Sheet metal contractors to meet at historic hotel for 72nd event
With daytime highs around 70°F and nighttime lows a crisp 40°F, late September weather in sunny Colorado Springs, Colorado, is some of the best the city sees all year.
And SMACNA members will have a chance to experience it Sept. 27-30 as the association brings its 72nd annual convention to the historic Broadmoor Hotel.
Association president sees industry improvement
With all his appearances in the last year, SMACNA members had a lot of opportunities to learn how to pronounce outgoing association President Tom Szymczak’s last name — “Sim-check.”
The 60-year-old president of SSM Industries Inc. in Pittsburgh was a roving sheet metal ambassador on behalf of the association, visiting members and shops across the country.
In contrast to recent years, it was largely a good-news tour, Szymczak said.
“The majority of areas across the nation are seeing an uptick in their work,” he said. “It was good to travel to areas where people are a little upbeat, a little bit encouraged about the market and the industry.”
Sheet metal workers are especially busy on the West Coast, with construction in San Francisco, San Diego and Los Angeles booming, he said. Oregon is also picking up, as have much of the East Coast and Southern U.S. cities such as Atlanta. Even the Midwest, which has lagged the recovery in other parts of the country, is showing improvement. Work in Chicago is approaching 2008 levels, which Szymczak said was “unheard of” for the city in recent years.
“It just seems that things are moving in the right direction,” he said. “It seems like the economy is finally starting to move.”
That doesn’t mean that a lot of SMACNA members don’t have issues, Szymczak added.
Like in many industries, underfunded pensions are always a concern. Fortunately, the Sheet Metal Workers union’s pension fund imbalance has been improving as of late, he said.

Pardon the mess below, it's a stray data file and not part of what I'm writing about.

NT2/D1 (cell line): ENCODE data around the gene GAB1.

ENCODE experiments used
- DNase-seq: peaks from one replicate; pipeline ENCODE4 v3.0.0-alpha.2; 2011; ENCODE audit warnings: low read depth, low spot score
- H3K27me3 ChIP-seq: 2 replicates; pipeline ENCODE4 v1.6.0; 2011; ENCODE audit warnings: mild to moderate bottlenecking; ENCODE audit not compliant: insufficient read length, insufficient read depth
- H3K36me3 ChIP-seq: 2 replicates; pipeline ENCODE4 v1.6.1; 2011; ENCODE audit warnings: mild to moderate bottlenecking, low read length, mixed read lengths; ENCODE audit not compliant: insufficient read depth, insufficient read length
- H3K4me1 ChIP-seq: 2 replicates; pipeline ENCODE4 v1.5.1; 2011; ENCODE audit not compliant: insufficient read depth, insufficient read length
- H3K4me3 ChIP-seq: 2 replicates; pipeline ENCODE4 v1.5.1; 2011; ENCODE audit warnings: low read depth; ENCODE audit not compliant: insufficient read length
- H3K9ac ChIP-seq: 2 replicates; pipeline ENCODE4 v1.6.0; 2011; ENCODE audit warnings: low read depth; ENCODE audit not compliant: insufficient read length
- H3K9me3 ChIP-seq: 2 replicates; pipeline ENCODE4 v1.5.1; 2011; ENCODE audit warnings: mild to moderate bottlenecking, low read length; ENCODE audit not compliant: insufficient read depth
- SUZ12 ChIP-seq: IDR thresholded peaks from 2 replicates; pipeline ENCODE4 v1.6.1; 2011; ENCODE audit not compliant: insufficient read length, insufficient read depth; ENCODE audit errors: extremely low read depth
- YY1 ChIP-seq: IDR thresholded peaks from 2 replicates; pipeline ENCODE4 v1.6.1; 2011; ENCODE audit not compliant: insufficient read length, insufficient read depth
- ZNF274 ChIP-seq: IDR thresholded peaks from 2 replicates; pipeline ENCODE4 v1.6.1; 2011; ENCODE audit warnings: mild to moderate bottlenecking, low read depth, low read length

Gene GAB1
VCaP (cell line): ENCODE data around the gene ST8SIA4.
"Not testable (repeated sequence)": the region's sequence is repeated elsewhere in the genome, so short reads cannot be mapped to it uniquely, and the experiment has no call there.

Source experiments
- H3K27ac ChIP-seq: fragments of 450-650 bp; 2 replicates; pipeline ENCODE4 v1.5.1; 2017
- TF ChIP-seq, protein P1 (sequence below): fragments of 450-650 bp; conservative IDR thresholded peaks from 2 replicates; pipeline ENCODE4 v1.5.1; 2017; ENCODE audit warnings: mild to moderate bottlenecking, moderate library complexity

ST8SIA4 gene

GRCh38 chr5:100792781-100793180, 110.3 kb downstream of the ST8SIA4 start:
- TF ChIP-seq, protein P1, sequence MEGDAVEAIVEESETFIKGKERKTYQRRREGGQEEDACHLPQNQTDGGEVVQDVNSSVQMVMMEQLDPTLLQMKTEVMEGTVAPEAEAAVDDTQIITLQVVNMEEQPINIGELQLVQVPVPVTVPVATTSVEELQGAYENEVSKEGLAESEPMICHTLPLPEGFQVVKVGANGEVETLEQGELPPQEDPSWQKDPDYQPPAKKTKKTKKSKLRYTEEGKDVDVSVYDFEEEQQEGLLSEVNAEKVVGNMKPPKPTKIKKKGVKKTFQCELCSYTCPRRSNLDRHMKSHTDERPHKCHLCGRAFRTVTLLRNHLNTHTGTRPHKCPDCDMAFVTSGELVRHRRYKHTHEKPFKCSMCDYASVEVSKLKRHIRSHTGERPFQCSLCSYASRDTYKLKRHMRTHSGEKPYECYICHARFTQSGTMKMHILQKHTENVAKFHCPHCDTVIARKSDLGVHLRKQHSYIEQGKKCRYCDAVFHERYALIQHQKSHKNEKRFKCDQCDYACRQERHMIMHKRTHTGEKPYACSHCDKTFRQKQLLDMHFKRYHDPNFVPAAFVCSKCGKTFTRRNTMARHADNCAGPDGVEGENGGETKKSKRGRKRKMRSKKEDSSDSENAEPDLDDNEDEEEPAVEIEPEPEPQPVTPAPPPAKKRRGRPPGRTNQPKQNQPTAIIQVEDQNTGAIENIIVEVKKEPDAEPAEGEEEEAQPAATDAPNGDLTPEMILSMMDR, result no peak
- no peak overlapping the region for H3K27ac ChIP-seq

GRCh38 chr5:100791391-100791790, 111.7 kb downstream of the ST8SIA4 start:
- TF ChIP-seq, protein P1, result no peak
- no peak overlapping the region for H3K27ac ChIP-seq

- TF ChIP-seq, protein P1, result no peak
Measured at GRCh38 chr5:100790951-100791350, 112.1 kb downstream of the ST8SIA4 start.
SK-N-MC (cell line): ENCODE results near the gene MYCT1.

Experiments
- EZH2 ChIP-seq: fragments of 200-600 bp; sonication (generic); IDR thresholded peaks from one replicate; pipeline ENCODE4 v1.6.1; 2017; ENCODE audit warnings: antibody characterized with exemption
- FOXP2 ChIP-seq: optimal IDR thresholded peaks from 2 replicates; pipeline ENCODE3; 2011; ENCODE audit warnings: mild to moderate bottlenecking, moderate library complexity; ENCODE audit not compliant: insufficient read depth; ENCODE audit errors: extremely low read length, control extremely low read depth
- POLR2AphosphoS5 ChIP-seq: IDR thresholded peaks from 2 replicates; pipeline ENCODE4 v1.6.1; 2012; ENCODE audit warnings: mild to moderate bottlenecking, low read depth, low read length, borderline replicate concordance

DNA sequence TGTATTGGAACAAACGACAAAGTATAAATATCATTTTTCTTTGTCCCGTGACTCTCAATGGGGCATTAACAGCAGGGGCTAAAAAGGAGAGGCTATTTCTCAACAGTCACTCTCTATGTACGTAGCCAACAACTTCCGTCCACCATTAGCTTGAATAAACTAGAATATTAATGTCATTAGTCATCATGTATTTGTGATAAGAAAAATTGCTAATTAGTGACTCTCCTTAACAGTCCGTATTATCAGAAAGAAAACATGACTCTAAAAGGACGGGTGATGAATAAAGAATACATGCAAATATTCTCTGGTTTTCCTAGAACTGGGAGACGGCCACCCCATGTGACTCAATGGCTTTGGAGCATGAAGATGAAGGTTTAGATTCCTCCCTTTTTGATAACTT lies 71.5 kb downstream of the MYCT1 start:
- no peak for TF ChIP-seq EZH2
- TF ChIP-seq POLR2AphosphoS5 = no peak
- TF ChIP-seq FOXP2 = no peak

And as an association made up of companies that employ unionized workers, competition from nonunion firms can be tough, he pointed out.
“Some of the areas are still struggling with the work rules that exist within collective bargaining agreements,” he added.
But for many SMACNA members, the work outlook is definitely improving — and that includes at SSM, which Szymczak said is a $70 million sheet metal and mechanical HVAC contractor that specializes in nuclear power plant work, along with spiral duct and other industrial projects. It’s primarily involved in projects in Pennsylvania, Virginia, West Virginia, Maryland, Ohio and parts of New Jersey.
“We’re actually doing fairly well,” he said, adding that after a few soft years, work is approaching 2010 levels.
The hotel, which is closing in on its first century in business, has hosted the Sheet Metal and Air-Conditioning Contractors’ National Association before — most recently in 2011.
This time, the HVAC construction group is bringing in former “Saturday Night Live” cast member Jim Breuer to open — and 1980s hit makers REO Speedwagon to close — its event. In between the comedy and rock music, SMACNA has scheduled numerous sessions aimed at helping member companies work smarter. A Sept. 29 trade show is also scheduled. Here are some of the conference’s highlights. More information, including registration and the full agenda, is available at www.smacna.org.
If the opening convention session Sept. 27 seems a little “goaty,” it’s OK.
Stand-up comedian and former “Saturday Night Live” cast member Jim Breuer will start the conference as 5:30 p.m. “Goat Boy” was one of SNL’s most popular characters from 1995-1998 when Breuer was a cast member of the long-running NBC sketch comedy show, but Breuer’s career goes far beyond that half-human, half-animal character.
He got his start in the local New York City show “Uptown Comedy Club” and also appeared on the situation comedies “Home Improvement” and “Buddies.”
On SNL, he often impersonated movie actor Joe Pesci. In 1998, he hosted the “The Jim Breuer Show” on MTV, which featured stand-up and sketch comedy. On cable’s Comedy Central, he has hosted “Premium Blends” and starred in his own high-rated TV stand-up specials in 2002 and 2009. Breuer has also hosted VH1’s “Web Junk 20” and appeared in a documentary on the heavy metal rock band Metallica.
SMACNA members may have also seen him in Pizza Hut commercials and heard him on the “Opie and Anthony Show” on satellite radio. He currently hosts “Fridays with Breuer” on Sirius satellite radio.
Three days later, SMACNA members will have a chance to return to the era of big hair and power rock ballads with soaring guitar solos at this year’s closing ceremonies.
The 1980s rock band REO Speedwagon will entertain after dinner. Expect to hear such class rock songs as “Take it on the Run,” “Keep on Loving You” and “Can’t Fight This Feeling.”
If you tuned in to Top 40 or album-oriented rock radio stations between 1980 and 1985, you likely often heard the distinctive vocals of the group’s lead singer, Kevin Cronin. The group has sold an estimated 40 million records and placed 13 songs in the Billboard Top 40.